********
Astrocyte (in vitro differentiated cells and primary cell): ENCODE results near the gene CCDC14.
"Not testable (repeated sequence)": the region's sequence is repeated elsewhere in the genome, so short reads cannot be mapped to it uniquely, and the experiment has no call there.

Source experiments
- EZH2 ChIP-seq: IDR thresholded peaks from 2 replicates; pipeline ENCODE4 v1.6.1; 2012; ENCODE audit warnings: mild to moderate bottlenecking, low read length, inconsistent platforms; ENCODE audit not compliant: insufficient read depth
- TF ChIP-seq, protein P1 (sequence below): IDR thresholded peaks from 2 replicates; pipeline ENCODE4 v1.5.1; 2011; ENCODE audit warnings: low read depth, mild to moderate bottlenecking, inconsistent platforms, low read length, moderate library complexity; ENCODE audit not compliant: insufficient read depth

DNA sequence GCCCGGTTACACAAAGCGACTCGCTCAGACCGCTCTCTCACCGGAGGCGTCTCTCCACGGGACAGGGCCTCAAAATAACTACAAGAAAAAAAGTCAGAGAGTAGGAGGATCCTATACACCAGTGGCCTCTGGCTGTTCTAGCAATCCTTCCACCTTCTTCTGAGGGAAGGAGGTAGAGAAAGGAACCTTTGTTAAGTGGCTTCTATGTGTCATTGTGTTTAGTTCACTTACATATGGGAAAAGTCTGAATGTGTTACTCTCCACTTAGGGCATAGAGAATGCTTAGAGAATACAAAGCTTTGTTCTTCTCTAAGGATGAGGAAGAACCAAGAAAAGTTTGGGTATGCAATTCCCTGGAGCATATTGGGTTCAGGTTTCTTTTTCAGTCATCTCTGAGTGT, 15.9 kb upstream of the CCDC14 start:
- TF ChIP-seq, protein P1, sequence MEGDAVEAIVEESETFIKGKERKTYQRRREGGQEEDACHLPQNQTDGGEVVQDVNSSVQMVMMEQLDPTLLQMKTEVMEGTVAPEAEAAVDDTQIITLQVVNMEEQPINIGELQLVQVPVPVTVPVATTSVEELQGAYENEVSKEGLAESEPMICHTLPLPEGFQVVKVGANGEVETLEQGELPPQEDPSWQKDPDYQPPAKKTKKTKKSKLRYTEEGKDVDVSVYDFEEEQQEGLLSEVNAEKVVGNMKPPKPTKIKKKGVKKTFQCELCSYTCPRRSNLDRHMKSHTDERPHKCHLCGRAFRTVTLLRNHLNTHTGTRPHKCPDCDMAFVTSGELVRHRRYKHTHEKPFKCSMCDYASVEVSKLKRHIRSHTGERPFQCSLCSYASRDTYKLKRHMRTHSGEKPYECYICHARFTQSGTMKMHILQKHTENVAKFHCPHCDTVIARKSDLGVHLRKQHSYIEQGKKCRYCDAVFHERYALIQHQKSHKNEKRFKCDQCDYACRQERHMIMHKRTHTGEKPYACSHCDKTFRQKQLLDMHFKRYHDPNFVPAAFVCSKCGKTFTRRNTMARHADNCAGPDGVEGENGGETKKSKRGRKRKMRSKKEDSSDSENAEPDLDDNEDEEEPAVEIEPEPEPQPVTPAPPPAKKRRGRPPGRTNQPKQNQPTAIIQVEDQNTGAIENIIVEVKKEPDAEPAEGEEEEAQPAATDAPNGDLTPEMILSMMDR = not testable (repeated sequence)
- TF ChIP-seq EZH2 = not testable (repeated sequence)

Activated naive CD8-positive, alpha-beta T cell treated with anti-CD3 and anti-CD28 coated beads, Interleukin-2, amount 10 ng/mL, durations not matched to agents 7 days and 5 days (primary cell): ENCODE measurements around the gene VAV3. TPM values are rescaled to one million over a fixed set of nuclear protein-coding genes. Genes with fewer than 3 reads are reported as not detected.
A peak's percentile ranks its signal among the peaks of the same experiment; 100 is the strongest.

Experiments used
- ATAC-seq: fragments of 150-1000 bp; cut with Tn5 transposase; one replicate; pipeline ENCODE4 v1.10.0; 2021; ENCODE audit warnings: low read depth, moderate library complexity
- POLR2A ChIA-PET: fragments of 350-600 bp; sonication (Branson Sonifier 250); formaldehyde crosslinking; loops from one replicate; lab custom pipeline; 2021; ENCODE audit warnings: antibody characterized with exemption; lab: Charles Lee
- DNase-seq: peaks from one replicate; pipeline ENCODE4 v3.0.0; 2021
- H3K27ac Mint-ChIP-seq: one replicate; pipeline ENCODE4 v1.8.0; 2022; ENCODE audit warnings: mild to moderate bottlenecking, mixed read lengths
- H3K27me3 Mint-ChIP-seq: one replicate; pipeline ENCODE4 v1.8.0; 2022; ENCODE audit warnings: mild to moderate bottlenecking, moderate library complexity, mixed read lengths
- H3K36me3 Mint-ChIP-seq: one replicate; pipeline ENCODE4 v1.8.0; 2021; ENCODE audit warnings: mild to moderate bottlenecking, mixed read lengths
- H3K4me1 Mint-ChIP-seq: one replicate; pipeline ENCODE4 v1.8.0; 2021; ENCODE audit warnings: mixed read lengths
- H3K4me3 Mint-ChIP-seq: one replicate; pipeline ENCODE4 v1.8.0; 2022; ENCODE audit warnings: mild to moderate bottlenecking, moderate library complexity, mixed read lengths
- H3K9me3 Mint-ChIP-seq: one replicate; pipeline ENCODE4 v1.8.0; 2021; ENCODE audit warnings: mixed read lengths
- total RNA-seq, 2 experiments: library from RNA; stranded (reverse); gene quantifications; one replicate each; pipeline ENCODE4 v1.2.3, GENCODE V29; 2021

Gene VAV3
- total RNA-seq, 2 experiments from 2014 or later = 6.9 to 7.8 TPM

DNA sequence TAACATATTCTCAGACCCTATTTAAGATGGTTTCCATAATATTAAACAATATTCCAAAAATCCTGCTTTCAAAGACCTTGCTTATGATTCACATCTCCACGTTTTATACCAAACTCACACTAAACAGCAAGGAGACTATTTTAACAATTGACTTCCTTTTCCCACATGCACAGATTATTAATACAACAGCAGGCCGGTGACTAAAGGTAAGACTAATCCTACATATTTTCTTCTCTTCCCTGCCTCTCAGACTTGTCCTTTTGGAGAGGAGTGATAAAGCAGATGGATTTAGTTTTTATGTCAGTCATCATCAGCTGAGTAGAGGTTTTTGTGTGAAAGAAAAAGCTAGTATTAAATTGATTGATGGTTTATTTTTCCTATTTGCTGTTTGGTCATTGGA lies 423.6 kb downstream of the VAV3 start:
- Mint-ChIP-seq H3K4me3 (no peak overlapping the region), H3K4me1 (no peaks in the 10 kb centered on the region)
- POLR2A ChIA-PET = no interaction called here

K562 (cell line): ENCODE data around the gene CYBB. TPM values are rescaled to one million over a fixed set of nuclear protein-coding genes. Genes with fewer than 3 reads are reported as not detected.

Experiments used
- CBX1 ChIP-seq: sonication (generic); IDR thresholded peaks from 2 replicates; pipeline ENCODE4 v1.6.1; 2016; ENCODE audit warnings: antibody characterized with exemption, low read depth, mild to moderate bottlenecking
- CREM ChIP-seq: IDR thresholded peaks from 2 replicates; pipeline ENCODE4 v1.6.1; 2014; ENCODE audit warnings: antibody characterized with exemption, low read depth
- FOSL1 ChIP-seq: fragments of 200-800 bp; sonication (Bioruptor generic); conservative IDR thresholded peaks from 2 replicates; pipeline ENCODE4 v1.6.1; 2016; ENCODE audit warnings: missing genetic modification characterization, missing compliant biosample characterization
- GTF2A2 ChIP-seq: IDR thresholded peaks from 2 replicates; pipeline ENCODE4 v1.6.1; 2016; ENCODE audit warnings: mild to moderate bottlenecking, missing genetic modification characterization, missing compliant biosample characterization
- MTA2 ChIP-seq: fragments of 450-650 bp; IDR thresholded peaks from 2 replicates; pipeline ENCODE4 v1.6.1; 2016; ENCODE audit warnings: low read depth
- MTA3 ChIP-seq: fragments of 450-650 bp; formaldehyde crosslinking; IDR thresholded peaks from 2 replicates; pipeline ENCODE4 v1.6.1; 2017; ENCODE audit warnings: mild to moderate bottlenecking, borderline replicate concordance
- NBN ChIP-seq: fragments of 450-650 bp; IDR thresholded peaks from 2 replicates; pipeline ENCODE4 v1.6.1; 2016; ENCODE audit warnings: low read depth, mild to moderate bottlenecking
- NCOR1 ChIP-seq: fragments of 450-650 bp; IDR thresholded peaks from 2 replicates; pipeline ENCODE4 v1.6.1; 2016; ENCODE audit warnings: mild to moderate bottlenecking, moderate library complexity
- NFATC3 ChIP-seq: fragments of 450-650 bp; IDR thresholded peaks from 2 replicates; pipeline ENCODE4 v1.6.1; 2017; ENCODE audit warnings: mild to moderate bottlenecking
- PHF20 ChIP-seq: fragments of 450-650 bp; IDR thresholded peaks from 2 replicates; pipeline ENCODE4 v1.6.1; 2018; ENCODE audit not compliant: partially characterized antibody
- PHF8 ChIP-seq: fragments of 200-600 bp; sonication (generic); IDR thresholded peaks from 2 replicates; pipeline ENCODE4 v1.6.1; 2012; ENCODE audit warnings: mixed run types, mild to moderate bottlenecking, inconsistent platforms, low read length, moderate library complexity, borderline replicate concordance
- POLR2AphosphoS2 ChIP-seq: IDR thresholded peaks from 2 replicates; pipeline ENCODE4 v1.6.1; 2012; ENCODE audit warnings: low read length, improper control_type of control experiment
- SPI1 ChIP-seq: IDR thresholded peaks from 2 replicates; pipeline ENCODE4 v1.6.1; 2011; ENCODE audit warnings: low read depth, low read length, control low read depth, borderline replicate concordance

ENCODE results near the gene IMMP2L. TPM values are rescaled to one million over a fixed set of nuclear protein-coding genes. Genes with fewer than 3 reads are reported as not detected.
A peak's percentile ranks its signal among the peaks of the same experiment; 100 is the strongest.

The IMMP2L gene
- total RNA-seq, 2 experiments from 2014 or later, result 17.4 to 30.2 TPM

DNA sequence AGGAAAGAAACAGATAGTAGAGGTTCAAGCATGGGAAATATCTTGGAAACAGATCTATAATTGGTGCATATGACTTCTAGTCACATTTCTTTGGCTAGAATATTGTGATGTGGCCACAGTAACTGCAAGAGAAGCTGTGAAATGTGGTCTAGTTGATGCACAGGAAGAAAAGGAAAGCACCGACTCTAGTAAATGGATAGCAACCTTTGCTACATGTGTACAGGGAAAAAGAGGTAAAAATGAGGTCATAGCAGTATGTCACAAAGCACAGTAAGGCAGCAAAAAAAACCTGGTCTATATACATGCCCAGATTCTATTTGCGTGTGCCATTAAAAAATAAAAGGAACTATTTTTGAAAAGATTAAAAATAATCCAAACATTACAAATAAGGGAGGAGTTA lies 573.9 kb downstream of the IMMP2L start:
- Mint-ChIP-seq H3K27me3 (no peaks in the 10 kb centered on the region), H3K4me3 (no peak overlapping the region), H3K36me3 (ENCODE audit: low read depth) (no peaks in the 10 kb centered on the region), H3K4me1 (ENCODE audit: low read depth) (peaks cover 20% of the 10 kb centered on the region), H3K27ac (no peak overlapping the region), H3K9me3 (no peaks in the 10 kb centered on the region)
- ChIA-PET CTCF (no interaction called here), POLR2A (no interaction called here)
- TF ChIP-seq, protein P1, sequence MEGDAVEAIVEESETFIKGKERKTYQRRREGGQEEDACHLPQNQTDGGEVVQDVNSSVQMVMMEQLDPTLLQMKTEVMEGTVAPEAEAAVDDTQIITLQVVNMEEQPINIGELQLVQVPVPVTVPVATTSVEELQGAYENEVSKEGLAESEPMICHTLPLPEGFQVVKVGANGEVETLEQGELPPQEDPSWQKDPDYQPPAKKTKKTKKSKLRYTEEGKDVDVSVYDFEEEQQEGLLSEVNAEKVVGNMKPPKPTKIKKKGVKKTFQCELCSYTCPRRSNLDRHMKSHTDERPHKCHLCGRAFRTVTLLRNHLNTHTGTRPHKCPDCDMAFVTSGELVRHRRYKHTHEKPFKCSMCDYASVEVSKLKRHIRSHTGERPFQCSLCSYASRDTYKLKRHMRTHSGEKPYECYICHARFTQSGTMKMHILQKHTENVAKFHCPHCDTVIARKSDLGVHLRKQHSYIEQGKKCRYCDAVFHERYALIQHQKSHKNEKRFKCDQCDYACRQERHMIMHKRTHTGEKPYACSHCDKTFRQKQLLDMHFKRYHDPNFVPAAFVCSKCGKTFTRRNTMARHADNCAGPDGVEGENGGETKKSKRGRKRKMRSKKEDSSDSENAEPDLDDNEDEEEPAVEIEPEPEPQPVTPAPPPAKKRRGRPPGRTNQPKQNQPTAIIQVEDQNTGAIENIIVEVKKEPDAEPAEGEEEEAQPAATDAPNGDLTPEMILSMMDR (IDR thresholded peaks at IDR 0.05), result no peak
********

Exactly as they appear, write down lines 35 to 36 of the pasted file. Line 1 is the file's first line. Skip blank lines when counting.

- NBN ChIP-seq: fragments of 450-650 bp; IDR thresholded peaks from 2 replicates; pipeline ENCODE4 v1.6.1; 2016; ENCODE audit warnings: low read depth, mild to moderate bottlenecking
- NCOR1 ChIP-seq: fragments of 450-650 bp; IDR thresholded peaks from 2 replicates; pipeline ENCODE4 v1.6.1; 2016; ENCODE audit warnings: mild to moderate bottlenecking, moderate library complexity